Move (MOVE) received a ransom demand in connection with its recent distributed denial of service attack, which it chose not to respond to, the company announced.
The DDoS attacks have interrupted the company’s website operations since it began mid-day June 17.
Ransom demands are becoming more common with DDoS attacks, and Move is working with federal law enforcement officials to figure out how to respond. The company operates under the National Association of Realtors official website Realtor.com.
Move said it continues to work around-the-clock with the Prolexic division of Akamai Technologies, other Internet security experts and its network service providers to mitigate the attack and quickly restore operations.
Similar cyber attacks reportedly impacted Evernote and Feedly and more pertinently put a company called Code Spaces completely out of business.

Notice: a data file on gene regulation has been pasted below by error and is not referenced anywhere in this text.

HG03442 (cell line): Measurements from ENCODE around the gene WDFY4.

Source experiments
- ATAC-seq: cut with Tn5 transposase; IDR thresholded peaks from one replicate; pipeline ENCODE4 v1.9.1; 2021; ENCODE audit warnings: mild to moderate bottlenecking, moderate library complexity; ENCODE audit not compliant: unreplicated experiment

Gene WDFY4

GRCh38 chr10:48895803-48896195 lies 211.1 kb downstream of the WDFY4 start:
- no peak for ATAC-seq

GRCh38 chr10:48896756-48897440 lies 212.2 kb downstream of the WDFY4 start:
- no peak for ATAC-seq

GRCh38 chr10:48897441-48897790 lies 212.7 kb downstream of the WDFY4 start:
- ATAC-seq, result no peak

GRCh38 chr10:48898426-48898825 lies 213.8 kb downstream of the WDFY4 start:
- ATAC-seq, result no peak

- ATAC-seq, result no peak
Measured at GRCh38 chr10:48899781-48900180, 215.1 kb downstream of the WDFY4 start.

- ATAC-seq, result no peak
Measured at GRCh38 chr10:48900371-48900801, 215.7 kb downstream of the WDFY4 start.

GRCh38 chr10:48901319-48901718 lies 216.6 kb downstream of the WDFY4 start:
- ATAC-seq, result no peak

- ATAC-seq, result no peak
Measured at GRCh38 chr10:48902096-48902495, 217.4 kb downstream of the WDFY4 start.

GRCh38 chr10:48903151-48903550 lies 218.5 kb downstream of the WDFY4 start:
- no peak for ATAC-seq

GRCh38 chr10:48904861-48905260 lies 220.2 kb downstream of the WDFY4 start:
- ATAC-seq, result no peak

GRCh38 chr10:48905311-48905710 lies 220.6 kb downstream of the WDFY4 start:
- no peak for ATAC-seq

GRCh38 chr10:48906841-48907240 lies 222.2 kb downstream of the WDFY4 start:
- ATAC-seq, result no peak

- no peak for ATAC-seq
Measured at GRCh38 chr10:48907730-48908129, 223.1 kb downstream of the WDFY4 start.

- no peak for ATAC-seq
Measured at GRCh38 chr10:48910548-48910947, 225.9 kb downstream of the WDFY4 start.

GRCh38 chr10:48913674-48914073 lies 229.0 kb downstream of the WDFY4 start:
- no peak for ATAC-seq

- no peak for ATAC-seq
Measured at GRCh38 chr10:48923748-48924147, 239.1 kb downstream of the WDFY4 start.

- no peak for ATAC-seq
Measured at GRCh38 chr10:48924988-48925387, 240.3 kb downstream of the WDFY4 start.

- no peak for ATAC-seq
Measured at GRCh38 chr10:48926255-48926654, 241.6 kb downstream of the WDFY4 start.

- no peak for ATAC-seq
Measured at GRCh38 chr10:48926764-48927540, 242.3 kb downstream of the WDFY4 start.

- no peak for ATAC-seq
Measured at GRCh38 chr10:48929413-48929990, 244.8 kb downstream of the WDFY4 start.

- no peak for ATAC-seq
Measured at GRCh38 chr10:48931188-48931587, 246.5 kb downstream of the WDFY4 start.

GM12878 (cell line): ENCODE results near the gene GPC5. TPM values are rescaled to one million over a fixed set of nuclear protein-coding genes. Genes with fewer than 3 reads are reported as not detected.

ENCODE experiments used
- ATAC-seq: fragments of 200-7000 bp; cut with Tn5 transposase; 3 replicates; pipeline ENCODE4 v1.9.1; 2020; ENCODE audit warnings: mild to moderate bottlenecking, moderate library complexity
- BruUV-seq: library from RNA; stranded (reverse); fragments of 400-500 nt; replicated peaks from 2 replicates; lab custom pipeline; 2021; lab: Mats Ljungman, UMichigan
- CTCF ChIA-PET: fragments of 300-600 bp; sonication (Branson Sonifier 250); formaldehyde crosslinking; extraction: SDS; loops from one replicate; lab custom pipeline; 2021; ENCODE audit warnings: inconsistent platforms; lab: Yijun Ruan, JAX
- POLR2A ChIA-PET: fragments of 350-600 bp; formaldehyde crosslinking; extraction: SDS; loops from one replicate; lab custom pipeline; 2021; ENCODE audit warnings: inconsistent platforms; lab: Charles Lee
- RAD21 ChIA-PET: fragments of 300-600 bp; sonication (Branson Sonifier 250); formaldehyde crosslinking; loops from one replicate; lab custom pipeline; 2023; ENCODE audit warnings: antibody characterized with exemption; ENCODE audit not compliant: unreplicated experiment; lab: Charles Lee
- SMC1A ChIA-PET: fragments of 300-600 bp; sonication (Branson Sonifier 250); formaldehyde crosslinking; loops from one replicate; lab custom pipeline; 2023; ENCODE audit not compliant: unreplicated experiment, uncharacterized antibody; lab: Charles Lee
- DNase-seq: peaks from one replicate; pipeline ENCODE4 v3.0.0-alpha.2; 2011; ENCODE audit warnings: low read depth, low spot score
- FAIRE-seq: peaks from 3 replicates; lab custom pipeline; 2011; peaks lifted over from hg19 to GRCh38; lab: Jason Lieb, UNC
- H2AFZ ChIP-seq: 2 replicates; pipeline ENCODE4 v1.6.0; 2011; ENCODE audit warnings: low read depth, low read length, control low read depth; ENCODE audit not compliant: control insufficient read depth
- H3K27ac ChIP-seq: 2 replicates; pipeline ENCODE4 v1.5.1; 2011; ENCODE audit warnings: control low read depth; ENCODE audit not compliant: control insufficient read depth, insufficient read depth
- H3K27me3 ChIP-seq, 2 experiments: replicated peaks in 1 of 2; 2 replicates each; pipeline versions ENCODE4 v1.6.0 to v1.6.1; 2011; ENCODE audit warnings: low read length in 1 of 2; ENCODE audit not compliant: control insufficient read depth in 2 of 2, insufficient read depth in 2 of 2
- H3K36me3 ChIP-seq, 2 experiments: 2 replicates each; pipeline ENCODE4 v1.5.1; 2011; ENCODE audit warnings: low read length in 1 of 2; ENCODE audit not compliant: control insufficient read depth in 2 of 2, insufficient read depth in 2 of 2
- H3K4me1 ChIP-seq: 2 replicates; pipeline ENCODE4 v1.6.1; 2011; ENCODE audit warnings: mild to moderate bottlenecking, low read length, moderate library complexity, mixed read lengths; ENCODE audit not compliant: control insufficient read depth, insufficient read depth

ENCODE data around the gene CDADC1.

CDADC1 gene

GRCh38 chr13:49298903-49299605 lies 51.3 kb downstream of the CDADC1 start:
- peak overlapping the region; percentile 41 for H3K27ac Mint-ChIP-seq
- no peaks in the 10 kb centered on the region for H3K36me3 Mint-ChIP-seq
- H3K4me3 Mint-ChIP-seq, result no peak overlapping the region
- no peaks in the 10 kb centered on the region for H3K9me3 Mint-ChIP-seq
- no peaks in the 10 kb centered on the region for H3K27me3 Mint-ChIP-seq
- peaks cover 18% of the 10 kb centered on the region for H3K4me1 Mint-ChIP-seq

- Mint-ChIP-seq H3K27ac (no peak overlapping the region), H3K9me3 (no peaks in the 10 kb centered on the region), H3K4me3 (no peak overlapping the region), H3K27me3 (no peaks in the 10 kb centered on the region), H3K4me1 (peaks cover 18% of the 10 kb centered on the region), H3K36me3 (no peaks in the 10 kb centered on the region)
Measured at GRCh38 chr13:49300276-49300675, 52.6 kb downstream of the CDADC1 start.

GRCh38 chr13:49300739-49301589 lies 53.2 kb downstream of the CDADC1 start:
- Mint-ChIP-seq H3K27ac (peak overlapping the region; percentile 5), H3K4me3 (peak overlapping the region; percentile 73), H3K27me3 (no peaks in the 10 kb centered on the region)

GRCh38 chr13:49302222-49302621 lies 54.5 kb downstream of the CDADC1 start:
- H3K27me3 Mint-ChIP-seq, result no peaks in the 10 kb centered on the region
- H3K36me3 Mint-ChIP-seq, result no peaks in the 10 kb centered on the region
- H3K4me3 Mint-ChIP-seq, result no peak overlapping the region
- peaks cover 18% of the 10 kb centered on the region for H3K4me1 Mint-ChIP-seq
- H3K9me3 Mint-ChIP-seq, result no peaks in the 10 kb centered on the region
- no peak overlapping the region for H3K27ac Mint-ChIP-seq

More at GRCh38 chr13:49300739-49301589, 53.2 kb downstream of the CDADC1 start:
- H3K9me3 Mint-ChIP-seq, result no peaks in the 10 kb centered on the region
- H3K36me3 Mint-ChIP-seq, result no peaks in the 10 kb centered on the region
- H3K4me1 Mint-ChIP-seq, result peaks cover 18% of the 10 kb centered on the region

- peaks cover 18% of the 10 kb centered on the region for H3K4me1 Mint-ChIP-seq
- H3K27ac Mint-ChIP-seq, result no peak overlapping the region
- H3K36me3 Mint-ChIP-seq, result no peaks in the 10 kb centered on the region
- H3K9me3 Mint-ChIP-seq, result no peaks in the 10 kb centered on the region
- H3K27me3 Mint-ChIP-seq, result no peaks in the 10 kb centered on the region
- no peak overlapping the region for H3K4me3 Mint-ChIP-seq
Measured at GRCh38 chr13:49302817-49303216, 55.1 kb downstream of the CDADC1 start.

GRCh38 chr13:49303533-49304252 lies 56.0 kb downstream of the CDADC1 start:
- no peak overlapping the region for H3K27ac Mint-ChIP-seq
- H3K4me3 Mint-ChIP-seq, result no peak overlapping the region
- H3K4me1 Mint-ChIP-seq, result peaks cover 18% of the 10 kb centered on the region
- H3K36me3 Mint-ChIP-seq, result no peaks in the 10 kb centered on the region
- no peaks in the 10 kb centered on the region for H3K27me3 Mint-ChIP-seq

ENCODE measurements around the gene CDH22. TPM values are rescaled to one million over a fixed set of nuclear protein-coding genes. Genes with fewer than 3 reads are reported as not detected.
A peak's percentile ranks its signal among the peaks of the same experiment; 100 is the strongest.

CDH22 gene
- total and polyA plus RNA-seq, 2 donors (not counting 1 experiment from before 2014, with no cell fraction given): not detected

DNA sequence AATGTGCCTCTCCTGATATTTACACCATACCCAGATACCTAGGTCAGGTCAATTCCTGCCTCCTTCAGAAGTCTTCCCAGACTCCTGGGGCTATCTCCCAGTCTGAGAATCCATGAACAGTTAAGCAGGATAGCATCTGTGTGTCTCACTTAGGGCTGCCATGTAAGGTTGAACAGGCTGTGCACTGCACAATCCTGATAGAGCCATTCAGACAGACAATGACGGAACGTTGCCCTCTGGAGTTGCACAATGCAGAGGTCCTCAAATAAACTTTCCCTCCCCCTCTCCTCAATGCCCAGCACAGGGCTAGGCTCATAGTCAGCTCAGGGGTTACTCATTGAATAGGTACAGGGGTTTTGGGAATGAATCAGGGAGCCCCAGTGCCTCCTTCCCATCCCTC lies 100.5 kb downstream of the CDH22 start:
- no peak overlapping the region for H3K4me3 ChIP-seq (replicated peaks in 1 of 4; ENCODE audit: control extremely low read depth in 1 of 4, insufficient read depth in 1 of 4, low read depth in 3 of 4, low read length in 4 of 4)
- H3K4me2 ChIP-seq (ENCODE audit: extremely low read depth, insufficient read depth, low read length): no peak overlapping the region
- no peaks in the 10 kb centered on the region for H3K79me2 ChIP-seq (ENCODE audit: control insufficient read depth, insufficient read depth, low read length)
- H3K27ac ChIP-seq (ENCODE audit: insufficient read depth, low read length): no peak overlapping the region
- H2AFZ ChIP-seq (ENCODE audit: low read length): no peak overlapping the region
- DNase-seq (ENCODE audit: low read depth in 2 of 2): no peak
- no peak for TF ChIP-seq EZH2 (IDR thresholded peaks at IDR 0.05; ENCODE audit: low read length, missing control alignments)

Here's how Prolexic says it happens:
A malicious hacker uses a DDoS attack to make a computer resource (i.e. – website, application, e-mail, voicemail, network) stop responding to legitimate users. The malicious hacker does this by commanding a fleet of remotely-controlled computers to send a flood of network traffic to the target. The target becomes so busy dealing with the attacker’s requests that it doesn’t have time to respond to legitimate users’ requests. That can cause the target system to stop responding, resulting in long delays and outages.
The attack brings to mind recent events at Ellie Mae (ELLI). The loan origination software company back in April, believed it was the target of a "malicious" DDoS attack which created widespread access problems to its platform.
The company later clarified that it was not the target of a DDoS attack.